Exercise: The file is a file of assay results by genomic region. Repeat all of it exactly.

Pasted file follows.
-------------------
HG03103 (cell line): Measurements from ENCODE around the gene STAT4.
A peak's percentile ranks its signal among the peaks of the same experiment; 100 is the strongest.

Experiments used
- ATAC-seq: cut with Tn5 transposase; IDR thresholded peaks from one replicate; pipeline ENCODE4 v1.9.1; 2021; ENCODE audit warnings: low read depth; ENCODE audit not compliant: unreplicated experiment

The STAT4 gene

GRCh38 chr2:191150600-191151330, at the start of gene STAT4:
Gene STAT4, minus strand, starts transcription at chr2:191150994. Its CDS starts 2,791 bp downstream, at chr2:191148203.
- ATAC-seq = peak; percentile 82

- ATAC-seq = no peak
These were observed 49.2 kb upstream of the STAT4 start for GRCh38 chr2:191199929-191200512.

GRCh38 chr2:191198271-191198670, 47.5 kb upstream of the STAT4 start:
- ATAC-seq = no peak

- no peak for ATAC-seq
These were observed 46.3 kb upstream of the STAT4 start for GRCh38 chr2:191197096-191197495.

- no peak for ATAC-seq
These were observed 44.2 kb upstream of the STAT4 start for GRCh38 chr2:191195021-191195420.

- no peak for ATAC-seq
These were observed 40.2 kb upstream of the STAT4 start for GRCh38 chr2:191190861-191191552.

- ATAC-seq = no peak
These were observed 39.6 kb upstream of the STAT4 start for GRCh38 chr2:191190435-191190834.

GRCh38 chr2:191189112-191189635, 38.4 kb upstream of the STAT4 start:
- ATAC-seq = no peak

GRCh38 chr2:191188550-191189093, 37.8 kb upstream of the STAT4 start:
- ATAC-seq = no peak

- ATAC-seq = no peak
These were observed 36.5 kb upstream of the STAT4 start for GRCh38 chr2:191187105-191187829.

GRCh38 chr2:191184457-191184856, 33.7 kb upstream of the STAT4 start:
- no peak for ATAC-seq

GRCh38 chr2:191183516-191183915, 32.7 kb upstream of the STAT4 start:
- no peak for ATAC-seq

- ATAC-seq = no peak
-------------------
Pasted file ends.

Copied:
HG03103 (cell line): Measurements from ENCODE around the gene STAT4.
A peak's percentile ranks its signal among the peaks of the same experiment; 100 is the strongest.

Experiments used
- ATAC-seq: cut with Tn5 transposase; IDR thresholded peaks from one replicate; pipeline ENCODE4 v1.9.1; 2021; ENCODE audit warnings: low read depth; ENCODE audit not compliant: unreplicated experiment

The STAT4 gene

GRCh38 chr2:191150600-191151330, at the start of gene STAT4:
Gene STAT4, minus strand, starts transcription at chr2:191150994. Its CDS starts 2,791 bp downstream, at chr2:191148203.
- ATAC-seq = peak; percentile 82

- ATAC-seq = no peak
These were observed 49.2 kb upstream of the STAT4 start for GRCh38 chr2:191199929-191200512.

GRCh38 chr2:191198271-191198670, 47.5 kb upstream of the STAT4 start:
- ATAC-seq = no peak

- no peak for ATAC-seq
These were observed 46.3 kb upstream of the STAT4 start for GRCh38 chr2:191197096-191197495.

- no peak for ATAC-seq
These were observed 44.2 kb upstream of the STAT4 start for GRCh38 chr2:191195021-191195420.

- no peak for ATAC-seq
These were observed 40.2 kb upstream of the STAT4 start for GRCh38 chr2:191190861-191191552.

- ATAC-seq = no peak
These were observed 39.6 kb upstream of the STAT4 start for GRCh38 chr2:191190435-191190834.

GRCh38 chr2:191189112-191189635, 38.4 kb upstream of the STAT4 start:
- ATAC-seq = no peak

GRCh38 chr2:191188550-191189093, 37.8 kb upstream of the STAT4 start:
- ATAC-seq = no peak

- ATAC-seq = no peak
These were observed 36.5 kb upstream of the STAT4 start for GRCh38 chr2:191187105-191187829.

GRCh38 chr2:191184457-191184856, 33.7 kb upstream of the STAT4 start:
- no peak for ATAC-seq

GRCh38 chr2:191183516-191183915, 32.7 kb upstream of the STAT4 start:
- no peak for ATAC-seq

- ATAC-seq = no peak